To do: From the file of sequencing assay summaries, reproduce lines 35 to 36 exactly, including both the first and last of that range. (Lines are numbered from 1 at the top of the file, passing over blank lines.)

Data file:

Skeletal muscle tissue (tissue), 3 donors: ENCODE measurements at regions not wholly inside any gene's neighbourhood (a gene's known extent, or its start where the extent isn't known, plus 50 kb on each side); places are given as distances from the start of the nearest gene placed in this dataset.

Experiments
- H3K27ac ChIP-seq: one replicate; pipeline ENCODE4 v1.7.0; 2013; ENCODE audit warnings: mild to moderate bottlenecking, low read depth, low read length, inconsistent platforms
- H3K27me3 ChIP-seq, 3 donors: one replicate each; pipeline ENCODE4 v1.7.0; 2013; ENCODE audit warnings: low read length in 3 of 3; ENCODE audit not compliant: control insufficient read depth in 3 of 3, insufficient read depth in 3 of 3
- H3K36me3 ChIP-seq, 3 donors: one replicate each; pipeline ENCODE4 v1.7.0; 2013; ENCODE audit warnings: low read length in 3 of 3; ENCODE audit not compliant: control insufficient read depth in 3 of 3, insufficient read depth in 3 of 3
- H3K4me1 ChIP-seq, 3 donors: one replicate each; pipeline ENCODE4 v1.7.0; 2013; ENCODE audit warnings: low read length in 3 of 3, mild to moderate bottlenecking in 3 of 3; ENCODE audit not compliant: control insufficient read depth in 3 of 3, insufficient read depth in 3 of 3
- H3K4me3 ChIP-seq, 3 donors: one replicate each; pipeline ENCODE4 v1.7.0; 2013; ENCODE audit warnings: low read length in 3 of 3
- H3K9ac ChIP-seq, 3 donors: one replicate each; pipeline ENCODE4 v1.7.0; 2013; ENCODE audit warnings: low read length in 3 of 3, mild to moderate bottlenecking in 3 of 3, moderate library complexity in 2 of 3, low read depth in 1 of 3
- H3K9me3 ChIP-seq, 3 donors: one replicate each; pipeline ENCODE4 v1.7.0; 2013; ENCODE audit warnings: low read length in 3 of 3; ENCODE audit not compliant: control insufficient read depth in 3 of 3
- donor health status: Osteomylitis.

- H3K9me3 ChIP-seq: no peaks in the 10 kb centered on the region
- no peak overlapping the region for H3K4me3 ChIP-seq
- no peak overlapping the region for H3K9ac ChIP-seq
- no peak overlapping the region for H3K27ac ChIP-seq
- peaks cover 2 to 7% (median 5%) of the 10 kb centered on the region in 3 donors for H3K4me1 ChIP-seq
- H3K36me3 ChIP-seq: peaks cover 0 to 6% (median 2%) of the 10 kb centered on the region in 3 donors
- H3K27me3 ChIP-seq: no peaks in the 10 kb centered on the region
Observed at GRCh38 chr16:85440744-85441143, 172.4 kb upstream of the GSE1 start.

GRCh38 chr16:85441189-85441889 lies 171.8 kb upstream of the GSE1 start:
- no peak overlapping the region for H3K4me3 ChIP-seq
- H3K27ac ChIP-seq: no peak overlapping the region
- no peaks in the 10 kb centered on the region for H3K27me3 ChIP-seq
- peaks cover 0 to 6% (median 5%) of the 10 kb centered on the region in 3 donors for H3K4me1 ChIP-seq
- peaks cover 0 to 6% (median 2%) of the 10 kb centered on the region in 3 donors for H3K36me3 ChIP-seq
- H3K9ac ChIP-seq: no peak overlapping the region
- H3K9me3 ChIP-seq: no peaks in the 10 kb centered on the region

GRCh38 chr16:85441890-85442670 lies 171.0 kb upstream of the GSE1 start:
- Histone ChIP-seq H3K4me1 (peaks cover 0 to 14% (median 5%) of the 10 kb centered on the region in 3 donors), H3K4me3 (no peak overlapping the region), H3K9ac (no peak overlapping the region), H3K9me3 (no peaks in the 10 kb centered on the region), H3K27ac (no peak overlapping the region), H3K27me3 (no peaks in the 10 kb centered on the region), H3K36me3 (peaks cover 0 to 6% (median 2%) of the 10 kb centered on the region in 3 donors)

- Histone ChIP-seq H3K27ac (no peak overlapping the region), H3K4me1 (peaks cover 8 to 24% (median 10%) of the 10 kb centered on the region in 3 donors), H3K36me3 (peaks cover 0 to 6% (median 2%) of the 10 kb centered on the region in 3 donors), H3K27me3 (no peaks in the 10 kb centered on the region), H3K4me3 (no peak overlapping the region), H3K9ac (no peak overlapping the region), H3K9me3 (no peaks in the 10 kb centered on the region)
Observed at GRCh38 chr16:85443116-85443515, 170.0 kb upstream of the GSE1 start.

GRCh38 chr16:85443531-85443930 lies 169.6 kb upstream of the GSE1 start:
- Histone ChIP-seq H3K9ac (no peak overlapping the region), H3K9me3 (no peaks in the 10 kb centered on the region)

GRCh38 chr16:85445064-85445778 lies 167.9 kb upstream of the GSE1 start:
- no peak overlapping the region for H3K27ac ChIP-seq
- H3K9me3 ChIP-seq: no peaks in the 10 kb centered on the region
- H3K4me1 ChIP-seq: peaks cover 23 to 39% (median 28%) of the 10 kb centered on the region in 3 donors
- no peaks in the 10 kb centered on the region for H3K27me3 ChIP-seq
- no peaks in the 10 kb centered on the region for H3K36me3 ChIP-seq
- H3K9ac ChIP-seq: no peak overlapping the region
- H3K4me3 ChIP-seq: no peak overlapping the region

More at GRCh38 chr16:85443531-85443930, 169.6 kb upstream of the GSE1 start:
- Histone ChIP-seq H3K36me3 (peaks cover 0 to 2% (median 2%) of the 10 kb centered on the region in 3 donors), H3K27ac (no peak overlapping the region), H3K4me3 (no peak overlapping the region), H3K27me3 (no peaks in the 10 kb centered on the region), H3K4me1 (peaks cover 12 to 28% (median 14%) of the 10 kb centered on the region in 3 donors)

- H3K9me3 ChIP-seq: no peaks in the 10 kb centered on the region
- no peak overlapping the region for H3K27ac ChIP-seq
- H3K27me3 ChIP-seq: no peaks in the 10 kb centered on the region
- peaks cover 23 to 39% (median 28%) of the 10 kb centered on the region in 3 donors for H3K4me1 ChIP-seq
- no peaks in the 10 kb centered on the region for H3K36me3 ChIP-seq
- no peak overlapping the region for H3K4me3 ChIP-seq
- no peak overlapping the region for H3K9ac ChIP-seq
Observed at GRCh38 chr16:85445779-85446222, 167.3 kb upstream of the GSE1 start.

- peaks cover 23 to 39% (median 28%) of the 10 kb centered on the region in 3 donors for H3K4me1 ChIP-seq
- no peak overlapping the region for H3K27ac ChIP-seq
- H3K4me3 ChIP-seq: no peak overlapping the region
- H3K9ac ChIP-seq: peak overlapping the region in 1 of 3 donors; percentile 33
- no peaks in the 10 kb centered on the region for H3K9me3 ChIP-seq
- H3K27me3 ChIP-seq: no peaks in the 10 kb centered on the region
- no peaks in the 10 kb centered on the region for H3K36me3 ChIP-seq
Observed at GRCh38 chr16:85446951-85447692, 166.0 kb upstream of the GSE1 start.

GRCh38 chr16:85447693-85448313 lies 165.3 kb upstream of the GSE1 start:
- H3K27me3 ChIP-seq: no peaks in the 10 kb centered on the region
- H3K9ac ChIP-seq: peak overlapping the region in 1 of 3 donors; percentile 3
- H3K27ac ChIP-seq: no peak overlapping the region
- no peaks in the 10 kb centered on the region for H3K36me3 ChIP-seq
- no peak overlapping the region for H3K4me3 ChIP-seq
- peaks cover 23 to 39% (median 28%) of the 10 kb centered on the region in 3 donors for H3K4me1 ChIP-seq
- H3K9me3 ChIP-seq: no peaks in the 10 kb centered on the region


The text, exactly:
- H3K9me3 ChIP-seq: no peaks in the 10 kb centered on the region
- H3K4me1 ChIP-seq: peaks cover 23 to 39% (median 28%) of the 10 kb centered on the region in 3 donors